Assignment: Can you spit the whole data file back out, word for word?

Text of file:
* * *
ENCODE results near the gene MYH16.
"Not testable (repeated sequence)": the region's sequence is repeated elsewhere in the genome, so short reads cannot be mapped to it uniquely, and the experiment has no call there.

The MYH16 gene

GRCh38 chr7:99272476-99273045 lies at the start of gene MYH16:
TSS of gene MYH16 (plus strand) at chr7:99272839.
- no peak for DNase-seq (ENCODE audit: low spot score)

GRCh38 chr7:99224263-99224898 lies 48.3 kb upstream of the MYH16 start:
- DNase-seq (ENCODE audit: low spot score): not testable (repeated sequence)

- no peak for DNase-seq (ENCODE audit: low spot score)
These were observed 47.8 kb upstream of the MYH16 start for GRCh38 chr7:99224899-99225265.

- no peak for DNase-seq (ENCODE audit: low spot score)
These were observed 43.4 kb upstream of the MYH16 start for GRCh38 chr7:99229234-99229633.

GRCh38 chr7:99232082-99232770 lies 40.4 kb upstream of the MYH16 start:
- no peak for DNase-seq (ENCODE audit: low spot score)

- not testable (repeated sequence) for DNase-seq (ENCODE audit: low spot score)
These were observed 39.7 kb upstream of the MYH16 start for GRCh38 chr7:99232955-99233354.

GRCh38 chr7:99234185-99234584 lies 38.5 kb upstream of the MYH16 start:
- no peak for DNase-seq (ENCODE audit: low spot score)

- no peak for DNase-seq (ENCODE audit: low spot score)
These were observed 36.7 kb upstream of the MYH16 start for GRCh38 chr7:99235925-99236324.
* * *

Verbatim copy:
ENCODE results near the gene MYH16.
"Not testable (repeated sequence)": the region's sequence is repeated elsewhere in the genome, so short reads cannot be mapped to it uniquely, and the experiment has no call there.

The MYH16 gene

GRCh38 chr7:99272476-99273045 lies at the start of gene MYH16:
TSS of gene MYH16 (plus strand) at chr7:99272839.
- no peak for DNase-seq (ENCODE audit: low spot score)

GRCh38 chr7:99224263-99224898 lies 48.3 kb upstream of the MYH16 start:
- DNase-seq (ENCODE audit: low spot score): not testable (repeated sequence)

- no peak for DNase-seq (ENCODE audit: low spot score)
These were observed 47.8 kb upstream of the MYH16 start for GRCh38 chr7:99224899-99225265.

- no peak for DNase-seq (ENCODE audit: low spot score)
These were observed 43.4 kb upstream of the MYH16 start for GRCh38 chr7:99229234-99229633.

GRCh38 chr7:99232082-99232770 lies 40.4 kb upstream of the MYH16 start:
- no peak for DNase-seq (ENCODE audit: low spot score)

- not testable (repeated sequence) for DNase-seq (ENCODE audit: low spot score)
These were observed 39.7 kb upstream of the MYH16 start for GRCh38 chr7:99232955-99233354.

GRCh38 chr7:99234185-99234584 lies 38.5 kb upstream of the MYH16 start:
- no peak for DNase-seq (ENCODE audit: low spot score)

- no peak for DNase-seq (ENCODE audit: low spot score)
These were observed 36.7 kb upstream of the MYH16 start for GRCh38 chr7:99235925-99236324.